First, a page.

Every time ISIS (or ISIL, or the Islamic State) releases another executionary video or gruesome photo, the reaction is the same. Outrage, then paralysis. For all the cries of "They must be stopped!" the Islamic State seems to be making quite a bit of progress.
Bret Stephens, Pulitzer Prize-winning columnist at the Wall Street Journal and author of a new book about America's place in global affairs, advocates breaking the cycle in a different way. "They [ISIS] actually kind of exist in a philosophical context," says Stephens, who studied political philosophy at the University of Chicago. "It's the classic battle between ancients and moderns, between politics centered on virtue and politics centered on freedom."
In practice, of course, ISIS is far less poetic. The group kidnaps Christians, enslaves women, and crucifies children. Their military conquests are both terrifying and impressive -- ISIS now controls a territory larger than the United Kingdom.
But while speaking at an event last month hosted by the Zionist Organization of America (ZOA), Stephens said it's not just ISIS, but us, that needs to revamp their ideology.
According to Stephens, the battle is not over policy. There is nothing the U.S. can do to make ISIS like America. We are warring over "the core things that our civilization believes in," he started. "And how that squares with what too much of the Muslim world believes in."
The U.S. does not want to admit the divide. "ISIL is not Islamic" President Barack Obama famously declared during his September address, a line of thinking that Stephens sees as one of the administration's many faux pas. "No, Islamic State does not represent all Muslims. It does not represent a majority of Muslims. It doesn't even a represent a small minority of Muslims. But to suggest that it isn't Islamic is both presumptuous on our part and profoundly untrue."
It is also shooting ourselves in the foot.
"During the Cold War," explained Stephens, "people like Harry Truman, Jack Kennedy, and other 'Cold Warriors' didn't say, 'Oh, we're just fighting a bunch of militants in the Kremlin. Don't call them communists because communism is a wonderful philosophy that professes the brotherhood of man and they're a terrible perversion of communism.'"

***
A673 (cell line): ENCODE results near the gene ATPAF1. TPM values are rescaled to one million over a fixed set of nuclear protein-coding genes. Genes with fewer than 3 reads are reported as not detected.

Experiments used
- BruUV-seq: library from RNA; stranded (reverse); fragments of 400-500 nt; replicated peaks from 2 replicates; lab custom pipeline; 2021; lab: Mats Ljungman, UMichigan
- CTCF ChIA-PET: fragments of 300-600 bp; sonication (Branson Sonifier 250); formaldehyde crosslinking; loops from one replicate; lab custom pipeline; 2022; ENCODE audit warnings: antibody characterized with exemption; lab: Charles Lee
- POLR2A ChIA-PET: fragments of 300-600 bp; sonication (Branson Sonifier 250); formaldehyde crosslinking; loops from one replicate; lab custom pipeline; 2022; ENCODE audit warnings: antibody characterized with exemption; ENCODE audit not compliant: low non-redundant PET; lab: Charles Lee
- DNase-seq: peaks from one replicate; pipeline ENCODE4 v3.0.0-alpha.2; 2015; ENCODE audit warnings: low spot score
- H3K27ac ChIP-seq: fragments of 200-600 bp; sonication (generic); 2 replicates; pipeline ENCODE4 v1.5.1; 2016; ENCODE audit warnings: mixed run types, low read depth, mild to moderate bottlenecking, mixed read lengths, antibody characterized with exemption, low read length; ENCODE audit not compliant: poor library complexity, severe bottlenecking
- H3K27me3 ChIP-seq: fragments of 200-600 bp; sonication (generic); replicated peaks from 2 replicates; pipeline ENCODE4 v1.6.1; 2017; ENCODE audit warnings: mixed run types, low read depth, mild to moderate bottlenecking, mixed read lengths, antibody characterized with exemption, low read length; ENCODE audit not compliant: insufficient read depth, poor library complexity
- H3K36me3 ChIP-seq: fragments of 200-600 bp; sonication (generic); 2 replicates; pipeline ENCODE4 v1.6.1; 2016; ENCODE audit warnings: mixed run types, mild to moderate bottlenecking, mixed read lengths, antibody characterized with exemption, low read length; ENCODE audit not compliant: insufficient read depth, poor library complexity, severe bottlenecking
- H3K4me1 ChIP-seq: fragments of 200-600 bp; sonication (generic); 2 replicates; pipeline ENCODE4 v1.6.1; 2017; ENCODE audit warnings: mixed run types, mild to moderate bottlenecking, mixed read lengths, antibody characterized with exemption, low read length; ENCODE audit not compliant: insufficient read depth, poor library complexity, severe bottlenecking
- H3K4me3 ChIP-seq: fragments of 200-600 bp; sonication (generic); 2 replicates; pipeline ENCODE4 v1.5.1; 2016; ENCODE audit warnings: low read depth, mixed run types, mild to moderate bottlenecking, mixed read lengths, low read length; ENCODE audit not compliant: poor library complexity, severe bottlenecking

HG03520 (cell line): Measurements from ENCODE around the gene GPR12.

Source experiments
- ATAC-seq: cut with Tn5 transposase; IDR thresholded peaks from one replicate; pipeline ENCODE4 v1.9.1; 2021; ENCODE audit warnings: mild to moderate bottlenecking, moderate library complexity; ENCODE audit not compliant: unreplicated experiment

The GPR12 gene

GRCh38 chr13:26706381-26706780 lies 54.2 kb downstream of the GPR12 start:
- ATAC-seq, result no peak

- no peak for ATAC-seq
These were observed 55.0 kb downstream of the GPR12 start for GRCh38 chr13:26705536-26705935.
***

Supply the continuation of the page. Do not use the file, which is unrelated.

Of course, communism and Islam are by no means the same. But by identifying the enemy as a world view that stands counter to ours, it changes our approach. "We fought the [communist] ideology. We explained what was wrong with it. And we made the case for capitalism, for liberalism, for democracy. But there's no way we can do something like that against a group like Islamic State if we're not even conceding that they stand for something."
Egypt's President Abdel Fattah el-Sisi -- a pious Muslim himself -- believes that recognizing the current problem with Islam is the first step towards progress. Speaking earlier this year at the al-Azhar University in Cairo, Sisi called for drastic introspection:
"We are in need of a religious revolution. You imams are responsible before Allah ... The entire world is waiting for your word ... because the Islamic world is being torn, it is being destroyed, it is being lost ... by our own hands."
When the U.S. ignores the "Islamic" part of the Islamic State, the ones who suffer the most are those calling for reform. "Everytime they try to speak-up," said Stephens, "they get shot."
He pointed to examples old and new for guidance. In 2009, during the Iranian Green Movement -- nicknamed the "Twitter Revolution" -- the U.S. helped Iranian protesters and dissidents digitally communicate. During the Cold War we lionized those that stood for our values. "What did we do in the 1960s and 1970s to help dissidents in the Soviet Union? We raised their cases. We gave them political asylum. We made them prominent. Everyone in the 1960s knew the name of [Aleksandr] Solzhenitsyn." Stephens finished on a disturbingly modern note: "Well who are the Muslim Solzhenitsyn's today?"
It is horribly unfortunate -- and strategically foolish -- that those fighting our same cause are left disempowered and alone. Even reasonable opportunities for change, like the "flogging blogger" incident, are purposefully overlooked. The Obama Administration has adopted ignorance as part of its platform.
Meanwhile, the Islamic State continues to grow. It attracts roughly 1,000 foreign fighters every month. They're enticing young men with an exciting new cause, which, as Stephens put it, "offers an avenue to worldly glory and post-worldly sexual bliss."
Instead of proposing a liberal alternative, the United States seems to be apologizing. Statements explaining away the actions of ISIS with lack of job opportunities or poor governance can be used to justify genocide. But the strongest indication that America has entered crisis-mode is that it can no longer make its case.
"We are not standing up for our own values," Stephens asserted. "Instead, we are trying to bend our values and suggest that they are somehow not in direct contradiction with the people who are now speaking for Islamic State." Rather than affirming who we are, we are becoming like those we are not: lacking a moral compass.